Essay about Theme of The Secret Sharer, by Joseph Conrad

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The Secret Sharer by Joseph Conrad presents many themes throughout its complex narration of characters and the ideas it explicates through the novella. Amidst all the many themes that are presented there is one main theme that is thoroughly supported by Conrad in The Secret Sharer. The theme that is supported is, the ability that a person has, to change their moral and ethical beliefs due to their inexperience and self doubt as a leader. In the beginning the Captain is an upstanding, law abiding individual, yet his interaction with the murderer, and Leggatt, reveals him as someone who is insecure and easily malleable, this trait allows the captain to make many very illogical decisions, and in the end put his crew in harms way, …show more content…
As the captain broke the news, that he himself was taking anchor watch during the night the second mates replay was, "`what? The captain himself?' Then a few more murmurs, a door closed, then another." (pg 653)The crew does not understand his decision and immediately labels him almost idiotic, showing much suspicion in his actions. This opinion of the captain gives the crew an uneasy feeling around the new leading member of the ship, also causing the captain to obtain even more self doubt, and inevitably causing the irrational decision to stow a murderer on board.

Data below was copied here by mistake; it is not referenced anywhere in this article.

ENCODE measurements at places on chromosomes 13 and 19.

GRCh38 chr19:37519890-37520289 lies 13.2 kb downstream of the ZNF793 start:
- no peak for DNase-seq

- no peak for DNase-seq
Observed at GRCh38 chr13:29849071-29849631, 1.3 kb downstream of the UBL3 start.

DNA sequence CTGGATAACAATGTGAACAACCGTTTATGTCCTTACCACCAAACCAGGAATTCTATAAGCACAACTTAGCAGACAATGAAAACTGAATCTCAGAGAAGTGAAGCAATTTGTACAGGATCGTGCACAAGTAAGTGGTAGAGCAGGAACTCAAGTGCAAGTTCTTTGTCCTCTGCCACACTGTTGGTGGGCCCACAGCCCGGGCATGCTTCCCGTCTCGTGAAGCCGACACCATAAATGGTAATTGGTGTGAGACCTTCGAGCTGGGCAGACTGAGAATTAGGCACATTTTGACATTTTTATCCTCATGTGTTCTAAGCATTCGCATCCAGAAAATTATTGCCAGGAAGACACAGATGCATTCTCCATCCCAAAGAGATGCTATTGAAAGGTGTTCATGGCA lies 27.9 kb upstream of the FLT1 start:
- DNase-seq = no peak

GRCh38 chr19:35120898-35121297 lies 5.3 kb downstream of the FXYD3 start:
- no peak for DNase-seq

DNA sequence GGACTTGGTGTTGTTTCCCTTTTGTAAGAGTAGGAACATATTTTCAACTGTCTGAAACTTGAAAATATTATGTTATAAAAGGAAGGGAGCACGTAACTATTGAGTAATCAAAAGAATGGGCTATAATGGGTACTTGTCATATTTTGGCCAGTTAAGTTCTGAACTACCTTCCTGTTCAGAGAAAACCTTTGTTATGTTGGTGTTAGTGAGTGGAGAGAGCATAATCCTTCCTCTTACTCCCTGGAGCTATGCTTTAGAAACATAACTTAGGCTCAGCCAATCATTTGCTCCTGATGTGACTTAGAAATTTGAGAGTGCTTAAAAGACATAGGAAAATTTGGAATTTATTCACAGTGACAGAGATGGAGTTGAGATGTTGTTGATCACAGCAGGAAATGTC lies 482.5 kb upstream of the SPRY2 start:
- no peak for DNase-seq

The captains self doubt continues as he reflects upon his actions, and presumably lead up to the letting of Leggatt to board the ship. As the captain recalls his previous decision, he notes what his deck hands may have been thinking, making him even more vulnerable to an experienced sailors knowledge and input, distorting his decision making capabilities. "I asked myself whether it was wise ever to interfere with the established routine of duties even from the kindest of motives. My action might have made me appear eccentric. Goodness only knew how that absurdly whiskered mate would `account' fro my conduct, and what the whole ship thought of that informality of their new captain. I was vexed with myself."(pg 653) This thought and self doubt allows the captain to become preoccupied with his prior decision making. When he is confronted with the new

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